What is interesting is that there must have been a lot of people involved in the decision to ignore Mr. Motingoe’s allegations – and while some of them may have been complicit in the irregularity of course, what explains the behaviour of others? In social psychology they talk about “information cascades” as a way of explaining why we allow popular opinion to inform our own decision-making, rather than dissenting. There is also a special sanctity we place on keeping information secret: the secrecy heuristic means we think information is more valuable merely because it is secret, regardless of its content. Significantly in the context of whistleblowers, however, it is may also be fear of being the odd one out, the stranger, the out-group member that makes us shy away from listening to authentic dissent. It is also fear of taking a risk and nevertheless being ignored, which of course becomes a self-fulfilling prophecy as we in turn ignore others.
Organisations and departments will benefit from allowing for dissenting voices through properly implemented whistleblowing procedures. There is evidence to show that the powerful become singularly focused, whereas the powerless are forced to consider a multitude of information sources to move forward – giving them valuable perspective. But specific policies are needed to fight against our often counter-productive urges to ignore differing voices. As the report of PWC mentioned earlier noted, creating a corporate culture of openness is a necessity. In South Africa, although we have the Protected Disclosures Act, it does not currently create either a positive obligation on organisations to have a policy in place, nor a duty to investigate a complaint if it is made.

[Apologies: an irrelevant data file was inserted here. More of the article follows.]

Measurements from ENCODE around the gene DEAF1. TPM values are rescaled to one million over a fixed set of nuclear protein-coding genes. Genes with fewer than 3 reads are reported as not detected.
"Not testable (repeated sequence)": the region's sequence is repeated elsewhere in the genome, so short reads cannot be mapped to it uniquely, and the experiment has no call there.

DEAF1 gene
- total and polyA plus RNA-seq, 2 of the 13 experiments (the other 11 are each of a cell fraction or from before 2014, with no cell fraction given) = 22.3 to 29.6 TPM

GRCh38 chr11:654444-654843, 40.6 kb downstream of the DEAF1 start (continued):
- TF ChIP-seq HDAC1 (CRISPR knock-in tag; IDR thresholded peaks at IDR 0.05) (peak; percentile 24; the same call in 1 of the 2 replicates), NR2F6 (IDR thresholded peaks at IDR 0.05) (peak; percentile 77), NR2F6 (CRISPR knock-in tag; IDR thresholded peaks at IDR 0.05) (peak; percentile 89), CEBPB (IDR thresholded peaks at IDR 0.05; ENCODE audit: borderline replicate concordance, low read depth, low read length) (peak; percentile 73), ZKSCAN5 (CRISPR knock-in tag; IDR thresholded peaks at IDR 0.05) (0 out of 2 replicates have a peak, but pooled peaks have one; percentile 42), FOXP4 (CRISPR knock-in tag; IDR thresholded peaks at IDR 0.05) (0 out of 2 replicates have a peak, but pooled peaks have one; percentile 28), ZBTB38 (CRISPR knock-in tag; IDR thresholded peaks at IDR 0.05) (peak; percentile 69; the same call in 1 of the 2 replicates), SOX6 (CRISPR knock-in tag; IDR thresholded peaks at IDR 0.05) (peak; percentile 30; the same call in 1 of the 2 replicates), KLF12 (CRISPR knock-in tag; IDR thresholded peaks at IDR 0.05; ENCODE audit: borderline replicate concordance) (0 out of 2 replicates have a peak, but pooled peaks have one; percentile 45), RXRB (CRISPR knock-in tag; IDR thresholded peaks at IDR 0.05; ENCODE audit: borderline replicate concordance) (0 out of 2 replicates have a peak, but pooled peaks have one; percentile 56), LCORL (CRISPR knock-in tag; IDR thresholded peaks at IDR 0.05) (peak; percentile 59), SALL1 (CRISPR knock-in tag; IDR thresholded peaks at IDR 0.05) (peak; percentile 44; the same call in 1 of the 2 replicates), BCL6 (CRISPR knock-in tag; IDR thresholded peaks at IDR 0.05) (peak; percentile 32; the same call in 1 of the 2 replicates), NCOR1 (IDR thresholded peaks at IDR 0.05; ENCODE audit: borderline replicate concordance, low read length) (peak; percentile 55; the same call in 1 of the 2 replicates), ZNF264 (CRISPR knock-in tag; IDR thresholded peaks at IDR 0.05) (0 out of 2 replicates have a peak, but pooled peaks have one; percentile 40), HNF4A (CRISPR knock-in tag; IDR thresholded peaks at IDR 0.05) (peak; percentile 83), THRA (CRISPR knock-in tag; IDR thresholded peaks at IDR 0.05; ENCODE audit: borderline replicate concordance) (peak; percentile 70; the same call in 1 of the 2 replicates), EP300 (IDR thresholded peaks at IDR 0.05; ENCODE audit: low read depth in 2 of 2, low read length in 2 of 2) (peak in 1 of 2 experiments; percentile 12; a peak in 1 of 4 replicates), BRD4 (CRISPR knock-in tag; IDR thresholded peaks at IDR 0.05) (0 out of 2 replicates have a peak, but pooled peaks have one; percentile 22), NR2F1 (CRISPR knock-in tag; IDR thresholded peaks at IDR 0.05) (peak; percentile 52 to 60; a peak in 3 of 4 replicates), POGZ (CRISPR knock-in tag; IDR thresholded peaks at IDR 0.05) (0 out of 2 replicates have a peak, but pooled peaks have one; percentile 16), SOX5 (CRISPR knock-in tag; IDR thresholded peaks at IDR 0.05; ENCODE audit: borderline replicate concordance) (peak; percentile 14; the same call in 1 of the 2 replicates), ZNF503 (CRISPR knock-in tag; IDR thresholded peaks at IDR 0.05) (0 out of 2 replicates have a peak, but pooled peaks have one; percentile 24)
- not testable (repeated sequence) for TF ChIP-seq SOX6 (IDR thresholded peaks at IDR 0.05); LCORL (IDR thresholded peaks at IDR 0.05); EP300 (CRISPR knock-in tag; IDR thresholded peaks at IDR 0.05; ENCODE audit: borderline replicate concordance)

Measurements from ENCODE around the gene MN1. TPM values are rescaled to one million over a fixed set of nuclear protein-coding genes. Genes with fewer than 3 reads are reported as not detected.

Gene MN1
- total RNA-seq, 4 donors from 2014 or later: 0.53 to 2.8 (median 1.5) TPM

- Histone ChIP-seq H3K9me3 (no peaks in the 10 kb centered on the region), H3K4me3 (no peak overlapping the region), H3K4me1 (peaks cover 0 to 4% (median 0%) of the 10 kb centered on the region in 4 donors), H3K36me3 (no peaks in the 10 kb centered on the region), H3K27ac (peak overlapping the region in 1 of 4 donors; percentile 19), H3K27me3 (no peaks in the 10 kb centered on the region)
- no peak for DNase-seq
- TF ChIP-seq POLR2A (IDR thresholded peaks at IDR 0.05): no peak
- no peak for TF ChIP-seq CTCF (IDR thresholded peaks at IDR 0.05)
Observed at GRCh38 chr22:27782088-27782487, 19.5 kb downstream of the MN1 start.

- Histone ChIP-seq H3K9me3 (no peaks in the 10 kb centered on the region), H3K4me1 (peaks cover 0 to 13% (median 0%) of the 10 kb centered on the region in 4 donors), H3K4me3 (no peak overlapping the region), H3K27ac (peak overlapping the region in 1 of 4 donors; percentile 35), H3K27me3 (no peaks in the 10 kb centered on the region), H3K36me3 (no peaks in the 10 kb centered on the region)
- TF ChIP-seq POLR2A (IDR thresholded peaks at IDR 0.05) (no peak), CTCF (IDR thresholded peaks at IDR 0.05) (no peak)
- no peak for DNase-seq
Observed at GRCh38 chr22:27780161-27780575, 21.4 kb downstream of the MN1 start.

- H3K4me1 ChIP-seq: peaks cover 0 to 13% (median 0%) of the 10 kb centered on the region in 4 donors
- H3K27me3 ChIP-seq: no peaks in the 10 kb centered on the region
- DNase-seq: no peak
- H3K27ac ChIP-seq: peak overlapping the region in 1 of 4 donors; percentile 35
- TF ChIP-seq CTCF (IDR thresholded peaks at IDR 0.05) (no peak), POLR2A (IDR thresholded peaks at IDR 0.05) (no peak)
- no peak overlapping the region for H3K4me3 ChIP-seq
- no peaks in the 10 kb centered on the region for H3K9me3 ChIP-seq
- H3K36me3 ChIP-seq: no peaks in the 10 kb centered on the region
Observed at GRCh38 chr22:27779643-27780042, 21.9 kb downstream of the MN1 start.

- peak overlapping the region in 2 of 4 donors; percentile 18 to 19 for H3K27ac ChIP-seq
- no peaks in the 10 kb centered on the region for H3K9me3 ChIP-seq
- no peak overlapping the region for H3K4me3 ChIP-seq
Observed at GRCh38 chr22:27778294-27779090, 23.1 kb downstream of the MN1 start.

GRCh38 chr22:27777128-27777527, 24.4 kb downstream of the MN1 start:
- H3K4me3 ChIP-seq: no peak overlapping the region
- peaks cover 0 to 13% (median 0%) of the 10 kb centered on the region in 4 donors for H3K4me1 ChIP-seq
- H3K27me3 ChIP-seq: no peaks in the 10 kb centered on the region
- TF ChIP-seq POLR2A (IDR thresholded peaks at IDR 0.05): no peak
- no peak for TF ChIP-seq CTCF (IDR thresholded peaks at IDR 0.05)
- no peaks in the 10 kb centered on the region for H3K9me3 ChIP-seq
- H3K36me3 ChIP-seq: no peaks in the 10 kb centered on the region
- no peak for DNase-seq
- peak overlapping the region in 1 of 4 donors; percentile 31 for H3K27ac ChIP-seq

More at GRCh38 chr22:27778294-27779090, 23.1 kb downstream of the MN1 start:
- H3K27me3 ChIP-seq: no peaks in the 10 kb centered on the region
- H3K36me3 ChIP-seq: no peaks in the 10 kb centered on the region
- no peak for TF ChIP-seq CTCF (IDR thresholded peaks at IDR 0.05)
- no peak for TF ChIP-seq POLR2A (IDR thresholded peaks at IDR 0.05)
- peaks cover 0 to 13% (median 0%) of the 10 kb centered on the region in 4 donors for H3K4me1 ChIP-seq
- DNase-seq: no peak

The Department of Justice and Constitutional Development have now placed amendments to this law before Parliament. There is still no positive duty to create a policy. And, in spite of creating a duty to investigate, it comes with the somewhat inane caveat that if you are unable to make a decision whether or not to investigate within 21 days, you can essentially delay such decision for a further six months. The truth is, the law is not doing enough to make organisations and departments listen to their employees. And it is those same organisations and departments that will continue to flounder because of it. DM
*The Open Democracy Advice Centre provides legal advice and support to whistleblowers. We are experts on issues of transparency and access to information. Read more about the organisation here.
Japan had a monster-collecting card game as far back as the Edo period (1603-1868).